Family Caregivers in the World of Work


Caring for a family member with an illness or disability may have considerable implications for several aspects of the caregiver’s life, including work. This dual role affects not only the family caregivers themselves, but also the workplace and the economy at large. Twenty-two percent of people employed in Israel are caring for a family member while holding down jobs. Recognizing the implications of combining work and caregiving, the expected increase in the percentage of elderly in the population and higher rate of informal support, and understanding the potential of programs to help employees cope with the care/work conflict, JDC-ESHEL and Caregivers Israel (CGI) developed a pilot program (hereinafter, the program) aimed at helping employees dealing with this conflict. The program was planned for implementation in three organizations and later expanded to ten organizations, with different intensity and levels of involvement (four industrial organizations, two pharmaceutical companies, three social organizations, and one government ministry).

In light of the innovative nature of the program in Israel and the paucity of empirical research on the impact of programs of this kind throughout the world, JDC-ESHEL commissioned the Myers-JDC-Brookdale Institute to conduct a formative evaluation of the program. The evaluation was conducted from 2015-2018.

Study Goal

The study goals were to provide information to the program implementers, participating organizations, and JDC-ESHEL on the scale of this phenomenon and to examine the implementation of the program and the perceived contribution at both the organizational and individual levels.

Study Method

Organizational mapping survey: A mapping survey was conducted in the participating organizations (10 organizations) when the program was introduced into the organization.
Summary mapping of the organizational operating plan: Mapping of the characteristics of the participating organizations (10 organizations) and the activities conducted.
Summary organizational survey: Approximately two years after the first survey, an additional survey was conducted in three organizations.
In-depth interviews: Open face-to-face interviews were conducted with managers and employees in three organizations.


In the first mapping survey, between 25% and 30% of the employees in each of the organizations were caring for a family member. Forty-nine percent of the employees described themselves as primary caregivers (the family member who gives most of the help) and most of them (62%) were caring for elderly parents.

Most of the family caregivers reported that their care duties interfered with their daily schedule (85%) and that they had to take time or even days off work (81%) as a result. In addition, 19% reported that they were considering changing their employment status (e.g., cutting back weekly working hours) and 13% had gone without promotion.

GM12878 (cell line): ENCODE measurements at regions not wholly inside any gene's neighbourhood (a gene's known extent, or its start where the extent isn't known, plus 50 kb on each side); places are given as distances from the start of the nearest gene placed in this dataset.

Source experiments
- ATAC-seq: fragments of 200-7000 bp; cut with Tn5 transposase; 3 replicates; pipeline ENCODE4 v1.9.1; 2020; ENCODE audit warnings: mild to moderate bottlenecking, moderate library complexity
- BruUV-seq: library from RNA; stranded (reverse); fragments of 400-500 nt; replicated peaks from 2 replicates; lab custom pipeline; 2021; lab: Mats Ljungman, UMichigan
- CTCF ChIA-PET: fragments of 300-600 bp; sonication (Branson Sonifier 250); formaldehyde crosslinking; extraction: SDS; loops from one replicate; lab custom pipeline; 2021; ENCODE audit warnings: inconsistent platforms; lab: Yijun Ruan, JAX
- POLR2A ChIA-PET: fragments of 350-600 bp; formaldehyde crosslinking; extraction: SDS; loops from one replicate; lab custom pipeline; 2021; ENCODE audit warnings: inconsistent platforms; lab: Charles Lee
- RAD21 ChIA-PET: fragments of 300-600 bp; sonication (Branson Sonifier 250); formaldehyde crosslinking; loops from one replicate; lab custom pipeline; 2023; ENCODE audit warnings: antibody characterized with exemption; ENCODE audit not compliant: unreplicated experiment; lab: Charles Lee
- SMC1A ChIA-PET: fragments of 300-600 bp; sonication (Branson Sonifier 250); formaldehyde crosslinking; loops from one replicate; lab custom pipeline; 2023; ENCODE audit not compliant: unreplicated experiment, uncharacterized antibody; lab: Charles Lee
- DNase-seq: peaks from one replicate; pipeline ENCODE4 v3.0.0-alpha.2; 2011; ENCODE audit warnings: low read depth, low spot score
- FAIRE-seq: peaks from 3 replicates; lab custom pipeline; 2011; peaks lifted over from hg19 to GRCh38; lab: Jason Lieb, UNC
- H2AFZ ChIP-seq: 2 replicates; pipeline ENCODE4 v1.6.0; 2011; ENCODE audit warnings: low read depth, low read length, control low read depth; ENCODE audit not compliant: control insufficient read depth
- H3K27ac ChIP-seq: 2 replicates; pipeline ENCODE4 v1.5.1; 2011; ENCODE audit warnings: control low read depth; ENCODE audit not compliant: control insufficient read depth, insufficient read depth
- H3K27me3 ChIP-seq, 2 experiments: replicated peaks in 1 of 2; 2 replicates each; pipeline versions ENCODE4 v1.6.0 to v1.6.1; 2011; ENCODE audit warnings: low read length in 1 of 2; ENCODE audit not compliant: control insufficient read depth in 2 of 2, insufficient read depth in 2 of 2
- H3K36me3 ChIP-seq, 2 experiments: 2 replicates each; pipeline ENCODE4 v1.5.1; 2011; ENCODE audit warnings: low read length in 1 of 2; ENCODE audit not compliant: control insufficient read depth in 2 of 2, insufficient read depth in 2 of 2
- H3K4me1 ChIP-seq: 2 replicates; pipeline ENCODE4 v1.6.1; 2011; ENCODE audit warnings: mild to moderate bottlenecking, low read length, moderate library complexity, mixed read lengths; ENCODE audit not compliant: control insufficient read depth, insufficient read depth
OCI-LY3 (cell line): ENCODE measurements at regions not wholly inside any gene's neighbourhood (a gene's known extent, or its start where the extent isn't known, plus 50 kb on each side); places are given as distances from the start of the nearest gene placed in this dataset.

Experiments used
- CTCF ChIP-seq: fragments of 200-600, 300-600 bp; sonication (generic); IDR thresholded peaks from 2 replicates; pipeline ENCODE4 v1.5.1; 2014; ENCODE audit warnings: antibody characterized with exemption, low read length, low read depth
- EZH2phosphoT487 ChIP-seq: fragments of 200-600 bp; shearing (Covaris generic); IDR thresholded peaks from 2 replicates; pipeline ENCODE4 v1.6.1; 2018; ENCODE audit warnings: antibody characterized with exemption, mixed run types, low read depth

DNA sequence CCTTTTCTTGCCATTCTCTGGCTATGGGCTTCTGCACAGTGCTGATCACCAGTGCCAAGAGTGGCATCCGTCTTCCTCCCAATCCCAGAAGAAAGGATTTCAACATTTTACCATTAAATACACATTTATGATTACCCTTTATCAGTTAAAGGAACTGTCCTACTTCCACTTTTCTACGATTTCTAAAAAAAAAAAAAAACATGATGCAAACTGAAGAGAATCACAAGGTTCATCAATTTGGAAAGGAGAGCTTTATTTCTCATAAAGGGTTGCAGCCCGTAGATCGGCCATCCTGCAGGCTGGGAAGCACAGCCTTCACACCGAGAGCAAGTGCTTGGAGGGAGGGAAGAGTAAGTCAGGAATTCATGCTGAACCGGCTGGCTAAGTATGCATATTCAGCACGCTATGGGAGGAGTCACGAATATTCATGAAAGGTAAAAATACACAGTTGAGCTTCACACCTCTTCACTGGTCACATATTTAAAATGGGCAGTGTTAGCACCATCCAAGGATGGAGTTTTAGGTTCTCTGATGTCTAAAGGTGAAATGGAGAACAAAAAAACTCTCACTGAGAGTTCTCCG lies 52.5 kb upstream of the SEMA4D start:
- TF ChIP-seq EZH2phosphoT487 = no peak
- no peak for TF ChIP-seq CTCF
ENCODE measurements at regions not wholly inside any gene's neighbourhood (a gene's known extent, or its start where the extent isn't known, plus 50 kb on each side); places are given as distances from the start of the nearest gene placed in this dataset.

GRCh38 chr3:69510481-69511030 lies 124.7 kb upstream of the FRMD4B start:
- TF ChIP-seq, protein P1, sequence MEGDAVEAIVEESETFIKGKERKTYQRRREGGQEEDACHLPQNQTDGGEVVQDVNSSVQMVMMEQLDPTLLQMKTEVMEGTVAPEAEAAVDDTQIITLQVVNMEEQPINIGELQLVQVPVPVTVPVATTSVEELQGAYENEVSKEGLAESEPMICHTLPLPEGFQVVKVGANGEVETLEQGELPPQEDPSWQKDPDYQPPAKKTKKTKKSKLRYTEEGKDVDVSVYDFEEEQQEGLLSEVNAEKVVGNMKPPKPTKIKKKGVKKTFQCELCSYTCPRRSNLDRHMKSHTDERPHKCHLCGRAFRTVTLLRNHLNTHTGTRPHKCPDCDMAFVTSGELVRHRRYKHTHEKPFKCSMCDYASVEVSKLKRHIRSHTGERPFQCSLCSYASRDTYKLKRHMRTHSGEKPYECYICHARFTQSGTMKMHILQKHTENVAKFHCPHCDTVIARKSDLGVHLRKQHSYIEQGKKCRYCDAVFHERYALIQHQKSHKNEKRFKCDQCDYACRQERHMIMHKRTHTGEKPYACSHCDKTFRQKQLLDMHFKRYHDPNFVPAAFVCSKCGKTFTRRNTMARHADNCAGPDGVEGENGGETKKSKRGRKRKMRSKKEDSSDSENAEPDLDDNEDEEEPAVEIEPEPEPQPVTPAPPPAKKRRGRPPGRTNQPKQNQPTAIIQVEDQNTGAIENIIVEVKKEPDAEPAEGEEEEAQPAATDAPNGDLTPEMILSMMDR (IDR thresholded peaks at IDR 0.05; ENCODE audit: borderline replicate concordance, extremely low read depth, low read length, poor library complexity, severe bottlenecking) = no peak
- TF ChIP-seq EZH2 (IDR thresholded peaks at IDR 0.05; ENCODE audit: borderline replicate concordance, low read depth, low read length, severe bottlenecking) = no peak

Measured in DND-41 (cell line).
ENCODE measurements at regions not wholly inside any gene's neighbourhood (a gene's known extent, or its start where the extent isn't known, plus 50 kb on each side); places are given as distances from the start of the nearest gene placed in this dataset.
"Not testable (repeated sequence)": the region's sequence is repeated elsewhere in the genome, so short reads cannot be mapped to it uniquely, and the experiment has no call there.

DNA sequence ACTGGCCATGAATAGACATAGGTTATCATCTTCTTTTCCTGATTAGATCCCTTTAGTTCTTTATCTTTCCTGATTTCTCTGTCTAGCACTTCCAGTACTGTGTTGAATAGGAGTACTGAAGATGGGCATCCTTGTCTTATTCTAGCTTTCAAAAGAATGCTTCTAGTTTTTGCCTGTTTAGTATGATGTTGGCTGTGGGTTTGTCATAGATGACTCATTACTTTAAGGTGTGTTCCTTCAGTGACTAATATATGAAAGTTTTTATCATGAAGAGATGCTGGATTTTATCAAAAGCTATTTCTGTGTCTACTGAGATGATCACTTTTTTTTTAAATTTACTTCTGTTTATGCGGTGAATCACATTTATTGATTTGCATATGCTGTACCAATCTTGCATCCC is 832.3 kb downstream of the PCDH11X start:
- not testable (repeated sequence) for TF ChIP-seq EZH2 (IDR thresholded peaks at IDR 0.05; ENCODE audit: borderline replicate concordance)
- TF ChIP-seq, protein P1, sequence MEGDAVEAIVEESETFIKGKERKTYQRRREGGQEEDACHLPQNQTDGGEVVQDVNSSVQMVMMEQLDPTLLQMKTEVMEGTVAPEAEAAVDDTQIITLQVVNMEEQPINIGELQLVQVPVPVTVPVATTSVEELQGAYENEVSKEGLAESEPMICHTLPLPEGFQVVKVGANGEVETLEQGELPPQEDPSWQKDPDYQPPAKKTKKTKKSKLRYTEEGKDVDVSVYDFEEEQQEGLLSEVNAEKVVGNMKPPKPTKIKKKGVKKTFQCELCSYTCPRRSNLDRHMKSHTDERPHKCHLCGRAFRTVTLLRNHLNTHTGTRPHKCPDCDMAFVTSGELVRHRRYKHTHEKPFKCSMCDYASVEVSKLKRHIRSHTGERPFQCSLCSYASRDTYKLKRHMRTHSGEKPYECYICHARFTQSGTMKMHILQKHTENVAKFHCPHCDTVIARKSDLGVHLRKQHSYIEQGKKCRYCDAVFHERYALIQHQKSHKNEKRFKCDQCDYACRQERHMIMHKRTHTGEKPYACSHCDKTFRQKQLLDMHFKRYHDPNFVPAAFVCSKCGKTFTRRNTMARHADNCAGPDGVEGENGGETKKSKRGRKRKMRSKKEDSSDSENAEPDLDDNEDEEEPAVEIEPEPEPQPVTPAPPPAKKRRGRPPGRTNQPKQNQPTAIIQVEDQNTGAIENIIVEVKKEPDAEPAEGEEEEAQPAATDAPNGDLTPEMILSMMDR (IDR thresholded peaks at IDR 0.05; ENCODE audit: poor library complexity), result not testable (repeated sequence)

Between 33% and 47% of the respondents said that program activity regarding family caregivers had raised their awareness of the matter to a great or very great extent. Fifty-six percent of the respondents in social organization A and about 40% of those in social organization B and industrial organization A agreed to a great or very great extent that there was someone to go to in the organization who dealt with issues concerning family caregivers. Fifty-one percent of the respondents in social organization A and 41% of those in industrial organization A agreed to a great or very great extent that the organization was doing more for its employers since the start of the program. Altogether, the interviews revealed that about half of the employees in social organization A and about 40% in industrial organization A reported the organizational activity was effective.


There is a significant presence of family caregivers working in organizations and they are paying a heavy price for having to combine their work and caregiving.

Several insights were gained from examining the organizational status and program activities over time:

  • The rate of family caregivers in a place of work is dynamic and changes over time, as existing employees become caregivers and new employees join the organization. In other words, the organization’s attitude to providing solutions for “new” caregiver employees must be kept in mind over time.
  • The number and quality of organizational activities differed from one organization to another. Some organizations offered a large number and diversity of activities, while others offered very limited activity.
  • Unexpectedly, following the intervention, the organizational discourse did not increase in the three organizations examined in the summary survey. It increased in only one of them. However, the employees who were interviewed noted that the program had reinforced the legitimacy of talking about the subject, created a peer group, and reassured the employees that their jobs would not be affected by their caregiving commitments.
  • Employees receiving direct help from CGI or a peer group and those who participated in workshops expressed satisfaction with the assistance, particularly those who received emotional support.
  • In becoming “friendly” to family caregivers, the organizations placed significant emphasis on change in the organizational culture and the concept that work and family life have to fit in with each other. The organizational culture at organizations where the program was introduced treated employees from the start as “whole” people, and the activities concerning family caregivers fit with the general philosophy of the organization. In the future, the way that such programs can become part of organizations with a different organizational culture should be examined.